David Bourget (Western Ontario)
David Chalmers (ANU, NYU)
Rafael De Clercq
Jack Alan Reynolds
Learn more about PhilPapers
Perspectives on Science 14 (2):127-152 (2006)
: This paper discusses the American scientist and philosopher Charles S. Peirce's (1839–1914) classification of the sciences from the contemporary perspective of interdisciplinary studies. Three theses are defended: (1) Studies on interdisciplinarity pertain to the intermediate class of Peirce's classification of all science, the sciences of review (retrospective science), ranking below the sciences of discovery (heuretic sciences) and above practical science (the arts). (2) Scientific research methods adopted by interdisciplinary inquiries are cross-categorial. Making them converge to an increasing extent with the sciences of discovery, especially the methodeutic of normative logic, is one of the future challenges for studies on interdisciplinarity. (3) The overall structure of Peirce's classification, were it to be applied in today's situation, would not, in any major respect, be radically different from what it was designed to reflect a hundred years ago, in spite of the virtually exponential creation and production of new domains and the massive increase in investment in research and scientific publication. Accordingly, charges that the sciences of discovery are becoming ever more fragmented are not new.
|Keywords||No keywords specified (fix it)|
|Categories||categorize this paper)|
Setup an account with your affiliations in order to access resources via your University's proxy server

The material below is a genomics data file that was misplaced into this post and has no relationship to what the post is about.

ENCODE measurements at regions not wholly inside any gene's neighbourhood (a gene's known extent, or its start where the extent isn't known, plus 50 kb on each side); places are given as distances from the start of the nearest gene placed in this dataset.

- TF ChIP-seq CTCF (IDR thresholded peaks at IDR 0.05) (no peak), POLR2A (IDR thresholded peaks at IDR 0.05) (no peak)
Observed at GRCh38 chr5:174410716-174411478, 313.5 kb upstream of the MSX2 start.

Configure custom proxy (use this if your affiliation does not provide a proxy)
|Through your library|
References found in this work BETA
No references found.
Citations of this work BETA
No citations found.
Similar books and articles
Miquel Forcada (2006). Ibn Bajja and the Classification of the Sciences in Al-Andalus. Arabic Sciences and Philosophy 16 (2):287-307.
Jaime Nubiola (2005). The Classification of the Sciences and Cross-Disciplinarity. Transactions of the Charles S. Peirce Society 41 (2):271-282.
David Alvargonzález (2011). Multidisciplinarity, Interdisciplinarity, Transdisciplinarity, and the Sciences. International Studies in the Philosophy of Science 25 (4):387-403.
Jaime Nubiola (2005). Abduction or the Logic of Surprise. Semiotica 153 (1/4):117-130.
Helmut Pape (1993). Final Causality in Peirce's Semiotics and His Classification of the Sciences. Transactions of the Charles S. Peirce Society 29 (4):581 - 607.
Fee-Alexandra Haase, Peirce's Law of Triviality: The Implementation of the Trivium of Logic, Rhetoric, and Grammar; Basic Categories for Linguistics and Literature Studies From a Universal Semiotic Theory.
Ladislav Tondl (1998). What is the Thematic Structure of Science? Journal for General Philosophy of Science 29 (2):245-264.
Cornelis De Waal (2005). Why Metaphysics Needs Logic and Mathematics Doesn't: Mathematics, Logic, and Metaphysics in Peirce's Classification of the Sciences. Transactions of the Charles S. Peirce Society 41 (2):283 - 297.
John Sutton (2004). Representation, Reduction, and Interdisciplinarity in the Sciences of Memory. In Hugh Clapin (ed.), Representation in Mind. Elsevier. 187--216.
Richard Kenneth Atkins (2006). Restructuring the Sciences: Peirce's Categories and His Classifications of the Sciences. Transactions of the Charles S. Peirce Society 42 (4):483-500.
Added to index2009-01-28
Total downloads15 ( #119,850 of 1,413,407 )
Recent downloads (6 months)3 ( #67,314 of 1,413,407 )
How can I increase my downloads?